“The economic liquidity crisis is having a huge impact on people,” said Thakral. “People don’t have access to bank accounts, their assets have been frozen, so nobody can access their money … Since August, when I speak to people and meet families at food distribution sites or our clinics, where we look at doing prevention and treatment for malnutrition, a lot of people say: ‘Our biggest fear is poverty – we’re worried about poverty, we’re worried about being hungry.’”

“I think the top-of-mind, biggest worry for people is going to sleep at night thinking: ‘I don’t know what tomorrow faces.’”


The country’s public health system is also on its knees. Save the Children reported that an estimated 333,200 infants have been born in Afghanistan since the Taliban takeover – the equivalent of two babies every minute – while hundreds of thousands of new and expectant mothers suffer limited access to medical care. Just weeks after the fall of the Western-backed government, a mere 17 percent of over 2,300 health clinics around the country were operating, forcing many expectant mothers to undergo risky at-home deliveries. A shortage of healthcare workers and a diminishing supply of medicine is complicating things further, as international funding, which otherwise would have financed the majority of public health care facilities, dries up.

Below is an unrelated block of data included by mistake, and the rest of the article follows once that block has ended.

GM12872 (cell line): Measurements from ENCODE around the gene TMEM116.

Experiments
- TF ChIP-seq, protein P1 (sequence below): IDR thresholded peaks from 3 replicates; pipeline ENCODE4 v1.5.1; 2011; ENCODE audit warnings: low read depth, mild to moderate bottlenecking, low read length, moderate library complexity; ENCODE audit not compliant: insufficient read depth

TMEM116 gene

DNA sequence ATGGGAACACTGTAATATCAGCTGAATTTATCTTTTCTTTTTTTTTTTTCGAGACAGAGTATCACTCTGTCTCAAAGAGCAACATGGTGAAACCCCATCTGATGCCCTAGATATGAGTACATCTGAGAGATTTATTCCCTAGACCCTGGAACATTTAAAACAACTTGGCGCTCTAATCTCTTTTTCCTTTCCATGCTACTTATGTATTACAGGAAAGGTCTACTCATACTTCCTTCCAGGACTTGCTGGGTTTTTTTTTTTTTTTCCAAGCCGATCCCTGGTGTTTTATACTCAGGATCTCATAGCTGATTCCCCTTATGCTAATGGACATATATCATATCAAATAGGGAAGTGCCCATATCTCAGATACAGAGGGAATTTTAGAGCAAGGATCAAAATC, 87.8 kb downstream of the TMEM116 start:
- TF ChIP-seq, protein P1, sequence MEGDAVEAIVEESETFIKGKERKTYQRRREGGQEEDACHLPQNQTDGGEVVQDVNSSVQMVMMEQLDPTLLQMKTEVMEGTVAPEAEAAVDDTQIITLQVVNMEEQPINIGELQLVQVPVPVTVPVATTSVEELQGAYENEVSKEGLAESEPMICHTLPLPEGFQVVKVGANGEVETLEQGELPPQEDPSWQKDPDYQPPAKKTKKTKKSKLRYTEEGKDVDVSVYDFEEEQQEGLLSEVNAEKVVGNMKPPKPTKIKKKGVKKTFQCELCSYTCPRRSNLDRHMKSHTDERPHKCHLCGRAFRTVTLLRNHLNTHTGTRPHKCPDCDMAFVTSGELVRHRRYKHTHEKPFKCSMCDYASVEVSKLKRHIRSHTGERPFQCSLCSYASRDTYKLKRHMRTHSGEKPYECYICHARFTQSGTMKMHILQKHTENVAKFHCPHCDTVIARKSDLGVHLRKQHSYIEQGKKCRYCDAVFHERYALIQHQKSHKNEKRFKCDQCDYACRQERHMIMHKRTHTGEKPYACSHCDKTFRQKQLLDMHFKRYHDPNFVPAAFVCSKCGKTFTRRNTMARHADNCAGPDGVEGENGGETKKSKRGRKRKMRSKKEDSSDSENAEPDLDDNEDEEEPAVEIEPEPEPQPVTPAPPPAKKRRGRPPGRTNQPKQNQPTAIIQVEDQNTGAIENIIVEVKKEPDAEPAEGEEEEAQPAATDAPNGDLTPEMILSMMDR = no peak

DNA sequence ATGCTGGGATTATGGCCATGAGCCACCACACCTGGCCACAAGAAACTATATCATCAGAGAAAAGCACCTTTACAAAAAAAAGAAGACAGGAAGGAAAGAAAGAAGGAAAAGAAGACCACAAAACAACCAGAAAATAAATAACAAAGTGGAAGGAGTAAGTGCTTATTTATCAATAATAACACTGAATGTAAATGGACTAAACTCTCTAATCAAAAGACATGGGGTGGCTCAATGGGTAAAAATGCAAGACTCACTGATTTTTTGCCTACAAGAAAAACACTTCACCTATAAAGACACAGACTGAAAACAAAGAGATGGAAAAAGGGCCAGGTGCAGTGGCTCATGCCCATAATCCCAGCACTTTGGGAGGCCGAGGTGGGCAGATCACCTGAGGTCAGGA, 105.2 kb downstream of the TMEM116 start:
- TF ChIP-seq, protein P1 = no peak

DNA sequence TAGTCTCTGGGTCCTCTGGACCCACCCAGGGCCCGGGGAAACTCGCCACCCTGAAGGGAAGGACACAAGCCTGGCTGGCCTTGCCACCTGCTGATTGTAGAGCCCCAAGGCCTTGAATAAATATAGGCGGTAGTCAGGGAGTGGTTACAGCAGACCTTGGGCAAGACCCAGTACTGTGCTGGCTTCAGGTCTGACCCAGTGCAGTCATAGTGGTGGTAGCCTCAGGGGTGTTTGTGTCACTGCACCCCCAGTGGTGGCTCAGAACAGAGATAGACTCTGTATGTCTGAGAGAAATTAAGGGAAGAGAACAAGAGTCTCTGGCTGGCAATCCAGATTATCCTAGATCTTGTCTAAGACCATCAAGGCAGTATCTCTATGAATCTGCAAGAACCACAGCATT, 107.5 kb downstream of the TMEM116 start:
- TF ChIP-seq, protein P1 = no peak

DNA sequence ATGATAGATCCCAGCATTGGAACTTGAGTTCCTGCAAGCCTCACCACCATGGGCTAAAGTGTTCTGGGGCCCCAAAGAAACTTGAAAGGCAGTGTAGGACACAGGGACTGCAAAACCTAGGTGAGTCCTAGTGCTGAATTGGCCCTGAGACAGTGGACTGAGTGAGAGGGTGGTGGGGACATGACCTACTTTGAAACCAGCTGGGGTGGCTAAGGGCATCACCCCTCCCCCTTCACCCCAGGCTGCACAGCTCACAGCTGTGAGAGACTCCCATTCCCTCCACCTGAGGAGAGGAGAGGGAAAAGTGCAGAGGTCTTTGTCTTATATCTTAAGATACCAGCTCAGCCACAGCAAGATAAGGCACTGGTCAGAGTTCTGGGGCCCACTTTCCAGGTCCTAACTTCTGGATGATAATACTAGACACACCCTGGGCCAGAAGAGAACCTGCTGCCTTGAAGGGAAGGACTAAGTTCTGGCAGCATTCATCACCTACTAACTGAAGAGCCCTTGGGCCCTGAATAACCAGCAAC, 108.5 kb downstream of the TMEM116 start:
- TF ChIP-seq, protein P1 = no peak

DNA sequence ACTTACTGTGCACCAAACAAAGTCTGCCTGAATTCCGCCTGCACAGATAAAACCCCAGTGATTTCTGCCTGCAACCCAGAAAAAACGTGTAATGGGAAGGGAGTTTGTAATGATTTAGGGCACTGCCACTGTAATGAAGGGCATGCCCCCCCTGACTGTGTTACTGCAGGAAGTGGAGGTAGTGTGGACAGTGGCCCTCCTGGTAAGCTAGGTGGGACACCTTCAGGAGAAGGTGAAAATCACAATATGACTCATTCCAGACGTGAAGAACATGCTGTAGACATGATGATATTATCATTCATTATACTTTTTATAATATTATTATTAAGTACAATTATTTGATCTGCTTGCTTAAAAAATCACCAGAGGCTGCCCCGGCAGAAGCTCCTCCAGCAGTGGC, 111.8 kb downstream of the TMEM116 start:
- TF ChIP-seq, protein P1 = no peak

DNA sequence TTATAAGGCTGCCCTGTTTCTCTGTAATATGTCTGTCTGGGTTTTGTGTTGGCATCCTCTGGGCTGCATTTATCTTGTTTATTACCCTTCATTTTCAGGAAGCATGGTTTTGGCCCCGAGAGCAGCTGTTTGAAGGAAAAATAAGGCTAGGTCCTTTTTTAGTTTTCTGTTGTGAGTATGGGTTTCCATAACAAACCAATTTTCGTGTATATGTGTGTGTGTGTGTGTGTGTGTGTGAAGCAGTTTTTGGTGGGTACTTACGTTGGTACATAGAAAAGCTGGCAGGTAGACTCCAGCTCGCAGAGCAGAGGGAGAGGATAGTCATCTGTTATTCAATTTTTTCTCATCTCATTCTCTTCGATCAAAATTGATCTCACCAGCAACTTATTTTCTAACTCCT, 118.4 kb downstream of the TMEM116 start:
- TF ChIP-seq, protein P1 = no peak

Such global clampdowns aren’t so much throwing fuel on the fire as they are stymying the flow of resources that could help extinguish the blaze.

Filipe Ribeiro, the Afghanistan representative for Médecins Sans Frontières, told VICE World News that the Afghan health system was fully dependent on external funding, via the Afghan Reconstruction Fund administered by the World Bank. When the Taliban took control of Afghanistan, the World Bank decided to cut off all funding.


“Overnight, organisations that run the health system – that were already struggling to pay salaries, supply the medical facilities, etc – had no more access to funds and so had to severely cut, and in some cases stop, the provision of medical services to the population,” he said. “On top of the sudden cessation of funding, the banking and liquidity crisis is making it very difficult to make financial transactions in the country. People and institutions alike barely have access to their bank accounts.”

Sanctions intended to hurt the Taliban in the wake of their triumph over the West are in fact crippling the nation over which they now claim dominion. In many ways, Afghanistan has been cut adrift. And the severity of the situation on the ground has prompted impassioned calls from relief organisations for international governments to step up and help the millions of people suffering from this humanitarian disaster.

Dominik Stillhart, director of operations for the ICRC, issued a fierce public statement this week following a six-day visit to Afghanistan during which he saw, firsthand, the trickle down effects of global policies toward the country.